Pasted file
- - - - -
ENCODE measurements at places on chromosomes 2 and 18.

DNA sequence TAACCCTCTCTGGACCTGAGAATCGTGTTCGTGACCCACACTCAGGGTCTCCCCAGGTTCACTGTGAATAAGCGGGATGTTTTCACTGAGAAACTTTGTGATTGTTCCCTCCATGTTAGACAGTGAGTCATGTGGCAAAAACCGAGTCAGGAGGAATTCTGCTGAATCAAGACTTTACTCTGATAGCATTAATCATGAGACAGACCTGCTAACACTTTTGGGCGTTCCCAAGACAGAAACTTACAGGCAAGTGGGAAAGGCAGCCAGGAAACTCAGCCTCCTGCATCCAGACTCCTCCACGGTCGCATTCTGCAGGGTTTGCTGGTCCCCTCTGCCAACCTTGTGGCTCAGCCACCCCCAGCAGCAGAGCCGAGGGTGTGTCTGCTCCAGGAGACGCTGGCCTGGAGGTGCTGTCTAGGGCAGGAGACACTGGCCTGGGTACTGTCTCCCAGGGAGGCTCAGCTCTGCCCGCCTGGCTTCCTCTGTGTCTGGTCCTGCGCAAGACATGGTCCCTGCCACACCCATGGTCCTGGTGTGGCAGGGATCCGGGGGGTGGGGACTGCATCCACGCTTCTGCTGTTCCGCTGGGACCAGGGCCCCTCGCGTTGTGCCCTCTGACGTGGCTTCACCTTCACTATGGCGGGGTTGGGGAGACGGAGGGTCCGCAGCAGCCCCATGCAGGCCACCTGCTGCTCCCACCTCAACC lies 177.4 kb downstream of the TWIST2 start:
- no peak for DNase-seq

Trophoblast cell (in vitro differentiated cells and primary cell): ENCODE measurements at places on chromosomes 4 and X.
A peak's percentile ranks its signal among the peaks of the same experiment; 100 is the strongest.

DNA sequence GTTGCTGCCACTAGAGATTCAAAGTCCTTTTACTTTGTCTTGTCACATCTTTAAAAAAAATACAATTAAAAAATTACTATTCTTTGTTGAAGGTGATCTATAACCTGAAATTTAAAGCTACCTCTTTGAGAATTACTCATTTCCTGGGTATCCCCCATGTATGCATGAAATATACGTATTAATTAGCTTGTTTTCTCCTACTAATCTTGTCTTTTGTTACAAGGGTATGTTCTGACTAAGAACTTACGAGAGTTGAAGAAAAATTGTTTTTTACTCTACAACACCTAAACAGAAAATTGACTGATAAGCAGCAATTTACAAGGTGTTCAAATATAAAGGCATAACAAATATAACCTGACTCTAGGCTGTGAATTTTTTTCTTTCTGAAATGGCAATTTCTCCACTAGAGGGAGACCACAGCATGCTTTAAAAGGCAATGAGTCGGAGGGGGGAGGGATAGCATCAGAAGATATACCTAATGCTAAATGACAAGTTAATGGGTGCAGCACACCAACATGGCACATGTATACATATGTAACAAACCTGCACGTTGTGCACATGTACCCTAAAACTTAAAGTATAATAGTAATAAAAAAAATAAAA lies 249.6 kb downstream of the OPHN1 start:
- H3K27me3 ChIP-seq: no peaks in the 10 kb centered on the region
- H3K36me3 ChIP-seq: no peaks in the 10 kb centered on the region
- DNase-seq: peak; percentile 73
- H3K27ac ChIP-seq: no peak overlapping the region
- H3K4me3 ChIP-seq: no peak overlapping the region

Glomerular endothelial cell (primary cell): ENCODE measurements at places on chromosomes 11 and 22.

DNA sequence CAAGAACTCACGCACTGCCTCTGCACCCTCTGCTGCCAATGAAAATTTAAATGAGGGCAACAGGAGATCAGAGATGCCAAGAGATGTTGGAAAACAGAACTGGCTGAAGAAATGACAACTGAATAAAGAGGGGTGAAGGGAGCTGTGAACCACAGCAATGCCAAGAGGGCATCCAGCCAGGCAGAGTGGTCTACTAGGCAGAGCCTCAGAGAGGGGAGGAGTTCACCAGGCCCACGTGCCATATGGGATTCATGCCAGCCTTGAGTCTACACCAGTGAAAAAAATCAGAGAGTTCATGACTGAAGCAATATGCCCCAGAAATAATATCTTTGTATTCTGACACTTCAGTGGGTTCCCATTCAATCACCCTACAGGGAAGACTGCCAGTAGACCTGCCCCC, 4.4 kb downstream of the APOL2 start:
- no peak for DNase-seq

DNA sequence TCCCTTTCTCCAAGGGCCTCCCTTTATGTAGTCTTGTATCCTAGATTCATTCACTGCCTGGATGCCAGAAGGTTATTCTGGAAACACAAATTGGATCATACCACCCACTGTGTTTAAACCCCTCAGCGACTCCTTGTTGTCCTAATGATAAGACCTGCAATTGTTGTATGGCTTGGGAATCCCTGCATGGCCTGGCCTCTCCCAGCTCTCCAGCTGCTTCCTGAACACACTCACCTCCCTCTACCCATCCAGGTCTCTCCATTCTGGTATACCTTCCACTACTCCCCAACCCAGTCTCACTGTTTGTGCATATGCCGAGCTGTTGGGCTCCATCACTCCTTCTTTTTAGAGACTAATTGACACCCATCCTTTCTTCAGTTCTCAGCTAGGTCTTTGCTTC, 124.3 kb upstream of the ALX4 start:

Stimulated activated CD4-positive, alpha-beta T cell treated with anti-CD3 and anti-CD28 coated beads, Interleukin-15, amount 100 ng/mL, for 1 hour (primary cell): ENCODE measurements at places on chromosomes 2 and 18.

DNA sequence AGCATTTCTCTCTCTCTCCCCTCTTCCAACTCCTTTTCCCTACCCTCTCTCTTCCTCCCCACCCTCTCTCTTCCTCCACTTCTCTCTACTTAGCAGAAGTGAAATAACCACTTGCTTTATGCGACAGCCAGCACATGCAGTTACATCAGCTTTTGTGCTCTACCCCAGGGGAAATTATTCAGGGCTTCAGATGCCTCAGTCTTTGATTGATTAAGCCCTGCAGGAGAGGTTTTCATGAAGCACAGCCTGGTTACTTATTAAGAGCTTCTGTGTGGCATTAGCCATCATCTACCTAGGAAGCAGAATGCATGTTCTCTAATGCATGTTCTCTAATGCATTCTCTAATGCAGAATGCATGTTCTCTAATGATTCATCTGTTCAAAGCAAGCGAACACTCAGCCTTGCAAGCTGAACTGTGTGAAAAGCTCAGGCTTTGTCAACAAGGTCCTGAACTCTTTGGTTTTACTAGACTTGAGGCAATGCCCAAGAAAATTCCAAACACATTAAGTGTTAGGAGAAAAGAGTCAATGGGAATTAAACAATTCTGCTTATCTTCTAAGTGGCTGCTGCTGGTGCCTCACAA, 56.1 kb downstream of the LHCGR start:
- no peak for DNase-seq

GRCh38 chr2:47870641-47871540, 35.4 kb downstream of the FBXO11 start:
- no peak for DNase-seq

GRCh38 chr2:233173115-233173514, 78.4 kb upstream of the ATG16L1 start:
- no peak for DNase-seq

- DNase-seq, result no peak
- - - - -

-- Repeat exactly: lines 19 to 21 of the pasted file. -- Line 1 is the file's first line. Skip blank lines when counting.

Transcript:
GRCh38 chr2:47870641-47871540, 35.4 kb downstream of the FBXO11 start:
- no peak for DNase-seq

GRCh38 chr2:233173115-233173514, 78.4 kb upstream of the ATG16L1 start: